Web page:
Tuesday, April 4, 2006


Something I wrote in a December 2004 end-of-semester post for a class reading Homer's Odyssey:

As you move away from your parents' oikos and toward making one of your own, remember the importance of sharing with family and friends the pleasures of meals and conversation. Sharing food and drink and talk is one of the practices that make us human. (Isn’t it sad that we need television commercials to encourage us to eat together at the family table?)
Some good news in today's New York Times:
After decades of decline in the simple ritual of family dinners, there is evidence that many families are making the effort to gather at the dinner table. A random nationwide survey by the National Center on Addiction and Substance Abuse at Columbia University found a recent rise in the number of children ages 12 to 17 who said they ate dinner with their families at least five times a week, to 58 percent last year from 47 percent in 1998.

Getting everyone around the table can be a huge juggling exercise for overworked parents and overscheduled children. But many parents are marshaling their best organizational skills to arrange dinners at least once a week.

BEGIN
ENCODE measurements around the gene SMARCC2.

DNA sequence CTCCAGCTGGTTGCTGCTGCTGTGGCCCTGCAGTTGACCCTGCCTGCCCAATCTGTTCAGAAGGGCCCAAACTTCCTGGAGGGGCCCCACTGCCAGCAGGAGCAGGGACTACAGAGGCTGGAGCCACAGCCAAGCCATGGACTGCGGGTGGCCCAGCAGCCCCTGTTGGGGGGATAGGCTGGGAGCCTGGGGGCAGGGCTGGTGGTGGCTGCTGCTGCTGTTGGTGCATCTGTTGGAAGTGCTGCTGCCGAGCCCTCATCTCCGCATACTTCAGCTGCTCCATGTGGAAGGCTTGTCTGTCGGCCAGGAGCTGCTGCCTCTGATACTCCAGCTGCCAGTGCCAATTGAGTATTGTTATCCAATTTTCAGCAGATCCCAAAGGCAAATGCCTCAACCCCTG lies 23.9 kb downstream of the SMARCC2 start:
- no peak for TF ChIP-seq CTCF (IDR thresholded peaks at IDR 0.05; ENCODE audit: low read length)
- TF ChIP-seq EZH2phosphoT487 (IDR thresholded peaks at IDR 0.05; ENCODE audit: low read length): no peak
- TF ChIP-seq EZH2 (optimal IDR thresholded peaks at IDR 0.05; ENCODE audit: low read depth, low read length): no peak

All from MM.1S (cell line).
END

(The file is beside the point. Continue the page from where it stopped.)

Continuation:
"There's definitely an awareness that was not there a few years ago," said Miriam Weinstein, author of "The Surprising Power of Family Meals: How Eating Together Makes Us Smarter, Stronger, Healthier and Happier" (Steer Forth Press, 2005). "All the factors that have been working against family dinners are still in full force, but it's very much a subject on people's minds."
In my house, the dinner window, so to speak, is sometimes a mere twenty minutes. But we plan accordingly and, as the sign says, EAT.

» Families With Full Plates, Sitting Down to Dinner (New York Times)

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